Farmers and producers rely on vast arrays of distributed sensors; these electronics collect real-time data on field conditions and transport it to companion applications. These data points either trigger automatic remediation processes tied to farm equipment (irrigation, fertilization, etc.) or suggest tailored action plans. This is typically where AI algorithms do the heavy lifting.
Photodetectors and photodiodes are an essential building block for optical sensors, which can measure soil content, including clay, moisture, and organic matter. Image used courtesy of Vishay and Mouser
Here’s a sample of what smart farming sensors measure:
- Soil nutrient content
- Soil pH
- Soil moisture
- Light intensity
- Disease infestation
Mouser Electronics offers a number of specialized agricultural sensors to capture these readings. Location sensors link with GPS satellites—supporting both smart and precision farming techniques. Optical sensors use light to assess soil properties via reflectance. Electrochemical sensors probe the soil for acidity readings and nutrients thanks to their ion-sensitive diodes. Mechanical sensors (along with radar) can measure soil compaction. Their springs and gauges measure resistive forces while penetrating the soil. Finally, dielectric sensors measure moisture content.
Ag-Tech in Action
Farms and commercial facilities can be sprawling. Even small family farms average 231 acres in size, while the largest farms typically consume 2,086 acres of land. It’s not uncommon for weather or growing conditions at one corner of a farm to differ from another. That’s why smart, localized weather stations have become popular—and viable—for farms of all sizes. These stations relay information to a central unit at certain time intervals, making crop management quicker and more targeted.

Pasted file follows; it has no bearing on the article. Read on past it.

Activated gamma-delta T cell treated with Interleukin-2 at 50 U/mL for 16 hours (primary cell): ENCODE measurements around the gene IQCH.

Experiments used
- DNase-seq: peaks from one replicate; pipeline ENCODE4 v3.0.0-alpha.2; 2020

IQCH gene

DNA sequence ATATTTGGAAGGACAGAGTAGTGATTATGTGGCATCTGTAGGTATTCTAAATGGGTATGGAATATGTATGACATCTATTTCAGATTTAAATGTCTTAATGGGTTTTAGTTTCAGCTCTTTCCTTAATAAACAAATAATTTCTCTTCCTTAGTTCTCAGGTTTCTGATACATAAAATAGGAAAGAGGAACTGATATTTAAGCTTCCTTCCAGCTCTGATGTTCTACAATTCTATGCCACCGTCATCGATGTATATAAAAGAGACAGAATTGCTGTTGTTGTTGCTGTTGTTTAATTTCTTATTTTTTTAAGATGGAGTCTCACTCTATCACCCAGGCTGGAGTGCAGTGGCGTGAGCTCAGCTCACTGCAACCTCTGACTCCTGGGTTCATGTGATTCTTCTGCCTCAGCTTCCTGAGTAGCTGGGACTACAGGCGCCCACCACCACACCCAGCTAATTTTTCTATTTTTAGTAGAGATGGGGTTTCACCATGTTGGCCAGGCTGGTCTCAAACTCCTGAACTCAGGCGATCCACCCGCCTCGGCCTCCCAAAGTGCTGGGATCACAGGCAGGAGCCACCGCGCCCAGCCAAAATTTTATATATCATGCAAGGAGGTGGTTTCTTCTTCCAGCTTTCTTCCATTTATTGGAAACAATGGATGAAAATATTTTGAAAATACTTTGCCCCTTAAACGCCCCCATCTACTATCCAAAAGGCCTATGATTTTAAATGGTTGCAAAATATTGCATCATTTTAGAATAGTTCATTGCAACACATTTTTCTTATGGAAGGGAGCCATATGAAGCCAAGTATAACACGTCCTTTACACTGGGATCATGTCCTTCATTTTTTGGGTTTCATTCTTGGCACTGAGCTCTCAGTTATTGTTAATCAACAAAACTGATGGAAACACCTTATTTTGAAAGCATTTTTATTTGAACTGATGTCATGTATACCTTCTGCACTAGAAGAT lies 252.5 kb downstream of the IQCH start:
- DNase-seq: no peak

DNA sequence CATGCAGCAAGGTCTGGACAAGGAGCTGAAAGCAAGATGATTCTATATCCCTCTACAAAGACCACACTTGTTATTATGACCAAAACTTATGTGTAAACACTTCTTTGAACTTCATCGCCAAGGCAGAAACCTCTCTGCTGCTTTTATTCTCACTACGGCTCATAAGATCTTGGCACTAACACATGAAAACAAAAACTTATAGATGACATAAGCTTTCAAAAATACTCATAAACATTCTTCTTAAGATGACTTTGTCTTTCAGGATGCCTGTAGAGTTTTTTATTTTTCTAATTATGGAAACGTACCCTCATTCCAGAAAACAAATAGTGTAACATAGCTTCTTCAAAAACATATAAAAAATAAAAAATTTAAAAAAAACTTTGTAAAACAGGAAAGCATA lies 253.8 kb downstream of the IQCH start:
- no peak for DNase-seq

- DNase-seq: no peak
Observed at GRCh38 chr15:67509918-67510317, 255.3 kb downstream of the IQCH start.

LoRa SoCs are also playing a unique part in revolutionizing the rubber industry. A new class of low-range, low-power WAN devices are automating the rubber extraction process from plots of trees. This has already boosted harvesting speed, extraction yields, and worker safety. STMicroelectronics unveiled its newest chip design earlier last month alongside CIHEVEA, which has fitted trees with electronic tapping machines. ST’s LoRa semiconductors enable these devices to function and receive signals from a centralized controller.
ST says its STM32WL LoRa module is embedded in a new rubber tapping industrial robot to maximize plantation efficiency in China and South-East Asia. Image used courtesy of STMicroelectronics
A network-server mesh relays any data from these STM32WLE5 units for testing and debugging purposes. The premise is that farmers can therefore perform smarter preventative maintenance or bring malfunctioning machines offline as required. Internally, an Arm Cortex-M4 keeps things running, while a sub-GHz radio allows communication. ST-designed peripheral components complete the package.
If more tools like these become cost-effective and ubiquitous, smart farming might take yet another step forward in the near future.
Designing a Smarter Farming Future
As shown, the agricultural world is a perfect testbed for a number of new electronics. Engineers are tapping into a field where—for example—soil analysis methods hadn’t changed for 30 years prior. There’s plenty of potential for new development, and devices like the automated rubber harvester merely form the tip of the iceberg.